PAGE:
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recording drums with 4 mics - help!
Old 27th January 2009
  #1
Gear Maniac
 
🎧 10 years
recording drums with 4 mics - help!

hello

at the moment i'm finishing my home studio and need some gear to record drums. my room is pretty big (4,6m x 10,5m) with angled shorter walls, but the ceiling is pretty low (lower than 2,6m). the room is untreated already, but i'm going to build some panels (also mobile ones).

is it possible to get decent sounding drums in such a room with just 4 mics? the reason why i want to use just 4 mics is that my LynxTWO card has just 4 inputs and i don't want to purchase more converters at the moment.

my preamps are two channels of Neve 1272 clones made by IGS Audio <great, high quality preamps> and custom tube preamps of the same manufacturer. my only mic is a tube LDC (something betwenn U47 and C12 - incredible mic) made by IGS.

what mics should i purchase? i can get second IGS LDC for a matched pair. should i get it along with a snare and a bass drum mic? or maybe some other combination? maybe a pair of Josephson C42, a snare mic and my tube LDC as a front-kit mic?

and the most important thing - HOW to record the drums? where to place them? i've watched Recorderman technique on youtube and it looks great. however, i want nice, warm, full sound.

cheers!
Old 28th January 2009
  #2
Gear Maniac
 
🎧 10 years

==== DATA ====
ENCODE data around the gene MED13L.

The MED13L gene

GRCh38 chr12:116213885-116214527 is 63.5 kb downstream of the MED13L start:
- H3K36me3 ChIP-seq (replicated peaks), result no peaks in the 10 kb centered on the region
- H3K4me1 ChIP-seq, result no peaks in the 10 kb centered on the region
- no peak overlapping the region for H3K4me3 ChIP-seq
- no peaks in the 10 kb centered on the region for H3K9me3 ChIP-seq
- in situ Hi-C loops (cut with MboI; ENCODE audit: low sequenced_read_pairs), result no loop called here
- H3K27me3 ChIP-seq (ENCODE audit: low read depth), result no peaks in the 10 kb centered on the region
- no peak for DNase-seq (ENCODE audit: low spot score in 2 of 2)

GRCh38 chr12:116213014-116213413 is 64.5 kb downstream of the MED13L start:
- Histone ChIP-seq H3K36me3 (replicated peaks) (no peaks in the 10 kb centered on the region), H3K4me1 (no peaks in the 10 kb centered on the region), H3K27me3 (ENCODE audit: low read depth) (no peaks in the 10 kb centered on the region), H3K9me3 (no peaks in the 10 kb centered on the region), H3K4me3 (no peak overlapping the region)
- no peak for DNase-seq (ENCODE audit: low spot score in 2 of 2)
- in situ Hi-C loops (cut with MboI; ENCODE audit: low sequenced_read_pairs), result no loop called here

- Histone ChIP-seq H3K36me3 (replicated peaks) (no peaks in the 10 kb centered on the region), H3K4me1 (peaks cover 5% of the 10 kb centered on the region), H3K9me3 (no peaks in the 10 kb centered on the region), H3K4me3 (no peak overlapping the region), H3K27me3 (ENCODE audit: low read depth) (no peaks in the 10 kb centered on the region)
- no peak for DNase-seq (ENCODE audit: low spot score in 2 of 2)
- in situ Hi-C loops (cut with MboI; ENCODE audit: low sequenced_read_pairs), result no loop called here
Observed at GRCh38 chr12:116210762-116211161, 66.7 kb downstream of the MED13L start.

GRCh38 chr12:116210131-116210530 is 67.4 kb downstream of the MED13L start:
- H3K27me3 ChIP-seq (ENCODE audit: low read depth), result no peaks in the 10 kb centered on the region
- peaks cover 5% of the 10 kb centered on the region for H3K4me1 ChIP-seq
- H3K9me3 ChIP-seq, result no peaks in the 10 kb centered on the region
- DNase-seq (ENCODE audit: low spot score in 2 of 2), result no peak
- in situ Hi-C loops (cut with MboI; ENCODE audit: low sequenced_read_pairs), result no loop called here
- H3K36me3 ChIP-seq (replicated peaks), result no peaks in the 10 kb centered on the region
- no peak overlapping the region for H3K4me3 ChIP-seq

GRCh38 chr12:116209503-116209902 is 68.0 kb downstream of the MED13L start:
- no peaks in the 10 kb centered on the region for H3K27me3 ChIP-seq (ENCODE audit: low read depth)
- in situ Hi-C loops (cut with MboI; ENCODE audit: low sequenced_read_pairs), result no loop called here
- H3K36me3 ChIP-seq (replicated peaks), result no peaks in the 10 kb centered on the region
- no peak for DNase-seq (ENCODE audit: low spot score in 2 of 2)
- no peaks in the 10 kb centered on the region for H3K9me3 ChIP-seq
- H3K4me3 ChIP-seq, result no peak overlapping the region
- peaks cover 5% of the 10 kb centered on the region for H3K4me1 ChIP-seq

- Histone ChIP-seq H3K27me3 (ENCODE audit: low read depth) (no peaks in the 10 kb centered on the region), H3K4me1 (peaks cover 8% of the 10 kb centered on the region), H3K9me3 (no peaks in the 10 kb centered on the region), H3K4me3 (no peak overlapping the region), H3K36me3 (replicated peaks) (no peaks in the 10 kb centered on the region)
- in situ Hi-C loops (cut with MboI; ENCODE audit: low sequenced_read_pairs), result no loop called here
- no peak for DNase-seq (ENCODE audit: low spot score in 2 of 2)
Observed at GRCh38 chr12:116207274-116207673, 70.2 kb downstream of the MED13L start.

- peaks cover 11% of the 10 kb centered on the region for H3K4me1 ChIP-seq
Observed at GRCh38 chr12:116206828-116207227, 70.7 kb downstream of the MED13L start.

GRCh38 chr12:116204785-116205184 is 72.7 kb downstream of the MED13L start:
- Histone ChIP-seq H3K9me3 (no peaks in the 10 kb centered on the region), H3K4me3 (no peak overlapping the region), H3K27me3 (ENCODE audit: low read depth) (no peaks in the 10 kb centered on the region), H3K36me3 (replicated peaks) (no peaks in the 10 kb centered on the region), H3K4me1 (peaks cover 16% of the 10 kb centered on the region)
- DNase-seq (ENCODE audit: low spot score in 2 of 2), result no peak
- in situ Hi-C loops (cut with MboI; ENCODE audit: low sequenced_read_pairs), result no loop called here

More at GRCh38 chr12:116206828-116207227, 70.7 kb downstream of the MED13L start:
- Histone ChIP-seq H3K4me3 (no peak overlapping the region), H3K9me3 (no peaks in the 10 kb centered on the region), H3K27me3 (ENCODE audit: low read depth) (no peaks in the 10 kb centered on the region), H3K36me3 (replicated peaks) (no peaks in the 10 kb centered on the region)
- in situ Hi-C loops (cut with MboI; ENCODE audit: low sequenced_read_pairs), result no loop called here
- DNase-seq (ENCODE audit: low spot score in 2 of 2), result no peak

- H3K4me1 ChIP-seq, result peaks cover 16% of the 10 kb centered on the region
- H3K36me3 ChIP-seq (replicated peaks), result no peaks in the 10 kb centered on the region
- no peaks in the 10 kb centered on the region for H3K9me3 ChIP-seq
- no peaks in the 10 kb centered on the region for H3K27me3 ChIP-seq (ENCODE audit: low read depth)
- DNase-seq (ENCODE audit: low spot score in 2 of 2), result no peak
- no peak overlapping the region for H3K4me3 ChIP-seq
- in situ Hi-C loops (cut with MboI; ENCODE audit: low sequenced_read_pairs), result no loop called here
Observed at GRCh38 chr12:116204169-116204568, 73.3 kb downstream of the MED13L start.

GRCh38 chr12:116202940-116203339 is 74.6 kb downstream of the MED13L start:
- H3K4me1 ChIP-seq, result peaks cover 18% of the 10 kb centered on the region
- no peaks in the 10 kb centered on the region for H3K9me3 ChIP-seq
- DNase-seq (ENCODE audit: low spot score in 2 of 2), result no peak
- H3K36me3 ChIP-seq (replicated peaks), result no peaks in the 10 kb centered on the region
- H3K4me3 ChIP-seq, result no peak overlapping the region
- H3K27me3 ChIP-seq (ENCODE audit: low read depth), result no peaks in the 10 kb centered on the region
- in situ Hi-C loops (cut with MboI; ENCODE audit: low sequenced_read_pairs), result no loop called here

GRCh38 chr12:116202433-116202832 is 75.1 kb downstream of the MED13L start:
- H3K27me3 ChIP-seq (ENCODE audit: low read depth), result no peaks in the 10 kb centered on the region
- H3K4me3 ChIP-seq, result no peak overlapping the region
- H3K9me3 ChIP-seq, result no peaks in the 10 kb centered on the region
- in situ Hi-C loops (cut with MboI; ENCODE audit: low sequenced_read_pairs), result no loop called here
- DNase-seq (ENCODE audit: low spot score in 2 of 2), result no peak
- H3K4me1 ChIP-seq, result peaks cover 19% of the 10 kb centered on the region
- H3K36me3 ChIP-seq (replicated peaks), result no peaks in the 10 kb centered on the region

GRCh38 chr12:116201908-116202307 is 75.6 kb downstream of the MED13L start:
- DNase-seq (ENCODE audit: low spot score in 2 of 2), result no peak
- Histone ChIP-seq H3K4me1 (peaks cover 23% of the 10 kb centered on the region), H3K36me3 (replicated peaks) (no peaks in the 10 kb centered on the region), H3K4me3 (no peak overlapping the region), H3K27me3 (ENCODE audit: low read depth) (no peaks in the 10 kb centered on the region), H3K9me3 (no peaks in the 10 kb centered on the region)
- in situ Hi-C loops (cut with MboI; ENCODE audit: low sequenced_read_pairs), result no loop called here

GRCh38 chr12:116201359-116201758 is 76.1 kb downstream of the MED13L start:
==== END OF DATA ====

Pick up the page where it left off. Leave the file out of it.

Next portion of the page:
i think it's the wrong place for that thread. may somebody move it where it'll fit better?
Old 28th January 2009 | Show parent
  #3
Lives for gear
 
Nutmeg II.'s Avatar
 
🎧 15 years
Look up Recorderman and Glyn Johns mic setups.

Or mic all the drums but place the mics at more distance than you usualy would do.

Lets say 15-20cm.

This way you catch a great drum sound and the cymbals are more prominent in the mics because of the bigger mic distance to the drums.

You can very easiely dail in the cymbals with a highshelf on the drum channels.
A compressor is also fun to use in this setup.

Works surprisingly well.
Old 28th January 2009 | Show parent
  #4
Lives for gear
 
Dr. Mordo's Avatar
 
🎧 10 years
A huge part of getting a good drum sound with few mics is how the drummer plays.

If he beats the **** out of the cymbals all the time and can't stop I'd close mic the drums and just let the cymbals bleed thru. Compression will bring the cymbals out a bit more. You'll use the least amount of aural space with close micing, so if there will be a lot going on in the mix this may be your best choice.